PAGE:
Mindfulness

Mindfulness is a state of being fully present. To be mindful is to allow ourselves to connect with what is happening right here, right now, without distraction. Mindfulness shows us how to be with ourselves and in connection with others.

An Altered State of Consciousness

Most of us know at least two ordinary states of consciousness: wakefulness and sleep. Mindfulness is an altered state of consciousness in between these two states. Less active and more centered than ordinary wakefulness, mindfulness is state of relaxation so restful that it borders on sleep. The potential for mindfulness to evoke such shifts in consciousness while being accessible on a moment-to-moment basis makes it both an extraordinary yet ordinary state of consciousness.

More than Awareness

Often used synonymously, mindfulness and awareness are not the same thing. Awareness happens when we gain a cognitive understanding of something we recognize is either happening right in this moment or has happened in a past moment. Mindfulness is qualitatively different from awareness. Mindfulness involves paying attention to and engaging in whatever is happening in a given moment. It could be a feeling, a sensation, a thought, an image, a memory, a movement, or an impulse. We can only really focus on one thing at a time. Mindfulness is being in the present moment without necessarily having or needing to have an intellectual understanding of your experience in that moment. When we bring mindfulness to the present moment in a sustained way, we not only gain clarity and insight into our individual phenomenology, we learn how to be more present in our relationships and our lives. With more information coming in and being processed, we can make wiser decisions.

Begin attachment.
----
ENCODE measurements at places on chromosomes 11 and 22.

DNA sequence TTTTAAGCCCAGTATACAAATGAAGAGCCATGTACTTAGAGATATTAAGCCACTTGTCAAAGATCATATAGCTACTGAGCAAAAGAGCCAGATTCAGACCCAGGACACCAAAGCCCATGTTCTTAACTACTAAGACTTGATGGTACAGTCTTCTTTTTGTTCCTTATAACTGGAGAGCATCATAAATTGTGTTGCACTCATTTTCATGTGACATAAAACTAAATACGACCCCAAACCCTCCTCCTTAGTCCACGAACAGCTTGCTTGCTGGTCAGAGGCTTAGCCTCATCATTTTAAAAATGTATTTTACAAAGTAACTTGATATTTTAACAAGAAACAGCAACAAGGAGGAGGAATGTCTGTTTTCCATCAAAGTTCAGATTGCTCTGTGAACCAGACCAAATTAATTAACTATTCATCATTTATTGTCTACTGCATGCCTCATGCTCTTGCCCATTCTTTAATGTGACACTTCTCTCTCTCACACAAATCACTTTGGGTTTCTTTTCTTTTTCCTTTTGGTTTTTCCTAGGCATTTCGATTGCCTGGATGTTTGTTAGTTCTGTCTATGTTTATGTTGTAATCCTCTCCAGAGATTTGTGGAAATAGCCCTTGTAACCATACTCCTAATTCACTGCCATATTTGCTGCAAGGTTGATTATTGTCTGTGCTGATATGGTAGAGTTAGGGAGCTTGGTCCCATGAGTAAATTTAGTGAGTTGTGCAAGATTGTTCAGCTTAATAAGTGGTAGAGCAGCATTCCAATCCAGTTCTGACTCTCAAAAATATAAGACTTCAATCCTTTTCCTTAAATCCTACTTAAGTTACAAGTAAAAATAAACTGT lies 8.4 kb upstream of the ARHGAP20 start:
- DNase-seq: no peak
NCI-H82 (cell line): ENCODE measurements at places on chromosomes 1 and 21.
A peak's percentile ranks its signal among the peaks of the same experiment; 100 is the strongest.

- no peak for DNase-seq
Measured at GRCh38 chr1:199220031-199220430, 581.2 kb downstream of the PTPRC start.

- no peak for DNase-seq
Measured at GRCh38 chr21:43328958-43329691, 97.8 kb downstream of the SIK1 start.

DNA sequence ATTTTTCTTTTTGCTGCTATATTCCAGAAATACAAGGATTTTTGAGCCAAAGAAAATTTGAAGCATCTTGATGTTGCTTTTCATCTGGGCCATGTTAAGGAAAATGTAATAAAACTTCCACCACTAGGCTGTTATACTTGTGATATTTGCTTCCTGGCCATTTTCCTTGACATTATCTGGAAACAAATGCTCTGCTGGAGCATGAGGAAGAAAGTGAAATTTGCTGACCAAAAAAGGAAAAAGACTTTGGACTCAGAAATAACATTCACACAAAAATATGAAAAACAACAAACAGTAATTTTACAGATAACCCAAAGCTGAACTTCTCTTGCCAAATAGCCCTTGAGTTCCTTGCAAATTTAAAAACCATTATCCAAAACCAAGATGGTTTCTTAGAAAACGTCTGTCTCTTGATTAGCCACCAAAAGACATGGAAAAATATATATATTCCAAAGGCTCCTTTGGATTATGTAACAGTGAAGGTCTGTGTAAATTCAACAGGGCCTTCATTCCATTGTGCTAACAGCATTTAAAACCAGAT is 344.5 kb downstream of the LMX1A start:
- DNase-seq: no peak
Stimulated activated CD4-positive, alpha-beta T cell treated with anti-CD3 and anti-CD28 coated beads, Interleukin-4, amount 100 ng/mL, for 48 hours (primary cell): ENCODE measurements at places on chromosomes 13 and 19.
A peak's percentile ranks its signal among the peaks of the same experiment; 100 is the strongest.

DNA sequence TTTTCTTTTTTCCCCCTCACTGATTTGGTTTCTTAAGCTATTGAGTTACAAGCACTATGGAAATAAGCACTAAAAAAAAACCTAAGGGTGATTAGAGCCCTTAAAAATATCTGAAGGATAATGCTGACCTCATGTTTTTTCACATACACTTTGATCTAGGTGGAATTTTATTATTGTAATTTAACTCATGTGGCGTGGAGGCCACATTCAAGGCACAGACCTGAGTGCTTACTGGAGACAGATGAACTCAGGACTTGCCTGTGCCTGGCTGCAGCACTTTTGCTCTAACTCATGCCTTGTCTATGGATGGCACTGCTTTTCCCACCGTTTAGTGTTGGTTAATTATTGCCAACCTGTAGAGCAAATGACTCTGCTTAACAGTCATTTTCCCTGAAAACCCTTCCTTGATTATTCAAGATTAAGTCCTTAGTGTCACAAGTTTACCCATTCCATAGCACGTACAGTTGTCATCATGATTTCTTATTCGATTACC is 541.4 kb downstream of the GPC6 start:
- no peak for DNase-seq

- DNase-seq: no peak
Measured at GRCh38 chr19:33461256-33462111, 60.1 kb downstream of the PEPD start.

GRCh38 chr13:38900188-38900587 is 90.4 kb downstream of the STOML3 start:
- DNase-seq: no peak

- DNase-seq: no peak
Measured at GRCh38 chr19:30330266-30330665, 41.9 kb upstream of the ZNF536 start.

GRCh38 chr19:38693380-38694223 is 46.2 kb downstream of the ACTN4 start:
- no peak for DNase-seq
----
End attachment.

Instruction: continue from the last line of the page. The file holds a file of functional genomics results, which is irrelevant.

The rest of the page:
Benefits of Mindfulness

Choosing to engage in mindfulness is choosing to live a more conscious, peaceful, and balanced life, and these choices are reflected in your relationships. Operating with greater mindfulness in your everyday life benefits everyone—you, your family, your friends, your colleagues, and every other being with whom you have a relationship or come into contact. Mindfulness training is a powerful skill set to have in your tool belt, setting you up for a richer, healthier, and more satisfying life.

The word mindfulness is derived from ancient Buddhist forms of meditation. Traditionally, it is through regular, ongoing meditation in silence and stillness that the state of mindfulness is cultivated. That said, meditation is not the only way to experience a state of mindfulness. There are many ways to do that. Whether or not you meditate, you can cultivate mindfulness and compassion in your life.

Start your mindfulness practice today.